Although penicillin resistance among Streptococcus pneumoniae strains is increasing in many areas, resistance to clindamycin remains low. In our well- characterized rabbit meningitis model, we conducted experiments to evaluate the bacteriologic efficacy of clindamycin after a penicillin, and cephalosporin-resistant S. pneumoniae strain was intracisternally inoculated. Animals received a loading intravenous dose of 30 mg of clindamycin per kg of body weight and then two doses of 20 mg/kg given 5 h apart. In addition to clindamycin, some animals received dexamethasone (DXM) with or without ceftriaxone. The concentrations of clindamycin in cerebrospinal fluid were from 8.9 to 12.8% of the concomitant concentrations in serum and were unaffected by DXM administration. Mean changes in CFU (log10 per milliliter) at 10 and 24 h were -3.7 and -6.1, respectively, for clindamycin- treated rabbits, -3.6 and -6.3 for clindamycin-DXM-treated rabbits, -3.9 and -5.8, respectively, for clindamycin-ceftriaxone-treated rabbits, and -5.0 and -6.7, respectively, for clindamycin-ceftriaxone-DXM-treated rabbits. By 24 h all but one of the cultures of cerebrospinal fluid (that from a clindamycin- DXM-treated rabbit) were sterile. Because of the potential risk fur clindamycin-treated rabbits to develop macrolide-licosamide resistance, we attempted, unsuccessfully, to induce clindamycin resistance in vitro in two S. pneumoniae strains. Although clindamycin therapy might be effective in selected patients with multiple-drug-resistant pneumococcal meningitis who have failed conventional treatments, clinical experience is necessary before it can be recommended.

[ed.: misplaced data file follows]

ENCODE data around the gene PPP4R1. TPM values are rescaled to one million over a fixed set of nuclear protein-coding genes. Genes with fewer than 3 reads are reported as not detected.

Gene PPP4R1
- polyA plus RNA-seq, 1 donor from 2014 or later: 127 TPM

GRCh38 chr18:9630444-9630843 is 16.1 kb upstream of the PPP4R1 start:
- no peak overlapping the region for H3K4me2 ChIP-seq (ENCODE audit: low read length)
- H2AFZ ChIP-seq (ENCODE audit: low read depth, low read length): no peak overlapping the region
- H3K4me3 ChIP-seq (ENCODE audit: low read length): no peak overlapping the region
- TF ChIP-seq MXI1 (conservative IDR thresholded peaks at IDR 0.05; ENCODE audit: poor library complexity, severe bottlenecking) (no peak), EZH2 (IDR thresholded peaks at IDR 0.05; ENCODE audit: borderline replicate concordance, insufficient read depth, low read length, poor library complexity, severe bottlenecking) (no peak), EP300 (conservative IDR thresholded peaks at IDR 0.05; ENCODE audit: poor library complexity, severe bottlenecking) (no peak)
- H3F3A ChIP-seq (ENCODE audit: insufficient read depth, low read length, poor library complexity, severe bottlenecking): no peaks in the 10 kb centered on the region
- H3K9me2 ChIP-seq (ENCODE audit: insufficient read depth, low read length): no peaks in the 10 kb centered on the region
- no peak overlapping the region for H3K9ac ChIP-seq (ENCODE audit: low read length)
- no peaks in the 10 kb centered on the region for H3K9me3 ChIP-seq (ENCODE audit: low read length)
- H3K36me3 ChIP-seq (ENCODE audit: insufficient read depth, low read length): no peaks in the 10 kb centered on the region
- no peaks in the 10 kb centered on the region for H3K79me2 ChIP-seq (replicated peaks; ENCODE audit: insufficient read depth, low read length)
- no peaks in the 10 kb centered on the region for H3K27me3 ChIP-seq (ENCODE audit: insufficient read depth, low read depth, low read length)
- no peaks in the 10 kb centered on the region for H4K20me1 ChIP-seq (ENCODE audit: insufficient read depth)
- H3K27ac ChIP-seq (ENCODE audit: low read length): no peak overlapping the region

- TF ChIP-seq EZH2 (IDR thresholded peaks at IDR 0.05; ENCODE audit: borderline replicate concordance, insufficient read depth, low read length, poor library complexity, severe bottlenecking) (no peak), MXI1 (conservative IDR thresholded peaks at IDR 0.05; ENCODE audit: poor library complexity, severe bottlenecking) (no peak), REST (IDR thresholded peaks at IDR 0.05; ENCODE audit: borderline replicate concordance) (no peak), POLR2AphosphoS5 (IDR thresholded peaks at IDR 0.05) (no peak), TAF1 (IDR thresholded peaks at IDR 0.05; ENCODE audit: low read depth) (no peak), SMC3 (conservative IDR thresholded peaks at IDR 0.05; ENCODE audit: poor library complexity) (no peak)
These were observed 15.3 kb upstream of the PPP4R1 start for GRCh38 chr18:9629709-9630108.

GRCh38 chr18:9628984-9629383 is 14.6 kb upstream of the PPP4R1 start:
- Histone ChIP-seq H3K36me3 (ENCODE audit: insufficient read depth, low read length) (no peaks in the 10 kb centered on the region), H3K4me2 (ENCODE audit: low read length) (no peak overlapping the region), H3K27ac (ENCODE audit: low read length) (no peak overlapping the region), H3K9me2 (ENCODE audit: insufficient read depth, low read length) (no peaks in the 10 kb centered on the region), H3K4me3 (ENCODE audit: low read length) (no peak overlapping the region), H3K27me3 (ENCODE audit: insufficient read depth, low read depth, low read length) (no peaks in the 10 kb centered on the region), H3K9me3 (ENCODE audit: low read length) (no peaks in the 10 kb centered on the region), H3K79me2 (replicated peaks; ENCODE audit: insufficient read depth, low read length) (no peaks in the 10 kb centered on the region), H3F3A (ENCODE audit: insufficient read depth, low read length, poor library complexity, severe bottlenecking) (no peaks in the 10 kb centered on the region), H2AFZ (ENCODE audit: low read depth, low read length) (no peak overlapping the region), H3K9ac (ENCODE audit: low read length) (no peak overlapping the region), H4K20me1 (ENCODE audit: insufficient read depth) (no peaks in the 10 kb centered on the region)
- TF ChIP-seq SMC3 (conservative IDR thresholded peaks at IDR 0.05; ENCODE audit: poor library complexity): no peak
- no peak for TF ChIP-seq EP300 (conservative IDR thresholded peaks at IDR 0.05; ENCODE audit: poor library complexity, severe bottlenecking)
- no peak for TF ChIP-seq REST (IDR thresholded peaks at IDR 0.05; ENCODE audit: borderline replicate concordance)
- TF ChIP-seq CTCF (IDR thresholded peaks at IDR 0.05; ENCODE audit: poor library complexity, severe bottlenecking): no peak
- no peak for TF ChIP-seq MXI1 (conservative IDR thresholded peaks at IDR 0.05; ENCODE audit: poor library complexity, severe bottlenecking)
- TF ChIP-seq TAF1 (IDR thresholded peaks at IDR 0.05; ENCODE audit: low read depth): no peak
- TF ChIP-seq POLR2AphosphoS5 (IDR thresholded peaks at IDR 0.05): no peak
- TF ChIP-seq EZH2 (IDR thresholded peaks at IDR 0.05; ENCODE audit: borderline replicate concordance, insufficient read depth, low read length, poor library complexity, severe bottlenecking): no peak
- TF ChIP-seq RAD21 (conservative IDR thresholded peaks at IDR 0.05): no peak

|Original language||English (US)|
|Number of pages||5|
|Journal||Antimicrobial agents and chemotherapy|
|State||Published - Jan 1 1996|
ASJC Scopus subject areas
- Pharmacology (medical)
- Infectious Diseases